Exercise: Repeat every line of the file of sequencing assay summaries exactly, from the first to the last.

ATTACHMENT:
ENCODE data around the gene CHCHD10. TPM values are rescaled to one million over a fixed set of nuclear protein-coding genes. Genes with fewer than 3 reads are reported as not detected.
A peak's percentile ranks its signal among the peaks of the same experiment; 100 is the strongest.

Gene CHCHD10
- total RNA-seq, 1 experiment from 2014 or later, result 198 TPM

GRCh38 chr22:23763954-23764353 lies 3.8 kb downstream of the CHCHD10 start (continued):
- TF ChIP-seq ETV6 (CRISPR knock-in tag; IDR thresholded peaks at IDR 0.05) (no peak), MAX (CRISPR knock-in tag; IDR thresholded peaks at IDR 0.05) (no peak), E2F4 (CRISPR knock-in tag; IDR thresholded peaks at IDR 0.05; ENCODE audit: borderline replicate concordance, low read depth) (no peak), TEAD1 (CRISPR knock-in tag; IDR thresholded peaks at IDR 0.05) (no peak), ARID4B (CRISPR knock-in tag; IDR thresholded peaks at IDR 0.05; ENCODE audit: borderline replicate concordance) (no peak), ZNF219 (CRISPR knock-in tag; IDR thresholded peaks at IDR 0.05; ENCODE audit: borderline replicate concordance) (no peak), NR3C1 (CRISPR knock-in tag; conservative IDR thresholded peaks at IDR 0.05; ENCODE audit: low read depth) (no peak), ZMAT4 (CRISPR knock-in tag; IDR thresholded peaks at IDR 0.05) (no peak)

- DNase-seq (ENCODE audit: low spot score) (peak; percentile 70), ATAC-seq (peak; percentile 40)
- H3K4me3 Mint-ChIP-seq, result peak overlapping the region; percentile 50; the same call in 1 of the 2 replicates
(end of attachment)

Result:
ENCODE data around the gene CHCHD10. TPM values are rescaled to one million over a fixed set of nuclear protein-coding genes. Genes with fewer than 3 reads are reported as not detected.
A peak's percentile ranks its signal among the peaks of the same experiment; 100 is the strongest.

Gene CHCHD10
- total RNA-seq, 1 experiment from 2014 or later, result 198 TPM

GRCh38 chr22:23763954-23764353 lies 3.8 kb downstream of the CHCHD10 start (continued):
- TF ChIP-seq ETV6 (CRISPR knock-in tag; IDR thresholded peaks at IDR 0.05) (no peak), MAX (CRISPR knock-in tag; IDR thresholded peaks at IDR 0.05) (no peak), E2F4 (CRISPR knock-in tag; IDR thresholded peaks at IDR 0.05; ENCODE audit: borderline replicate concordance, low read depth) (no peak), TEAD1 (CRISPR knock-in tag; IDR thresholded peaks at IDR 0.05) (no peak), ARID4B (CRISPR knock-in tag; IDR thresholded peaks at IDR 0.05; ENCODE audit: borderline replicate concordance) (no peak), ZNF219 (CRISPR knock-in tag; IDR thresholded peaks at IDR 0.05; ENCODE audit: borderline replicate concordance) (no peak), NR3C1 (CRISPR knock-in tag; conservative IDR thresholded peaks at IDR 0.05; ENCODE audit: low read depth) (no peak), ZMAT4 (CRISPR knock-in tag; IDR thresholded peaks at IDR 0.05) (no peak)

- DNase-seq (ENCODE audit: low spot score) (peak; percentile 70), ATAC-seq (peak; percentile 40)
- H3K4me3 Mint-ChIP-seq, result peak overlapping the region; percentile 50; the same call in 1 of the 2 replicates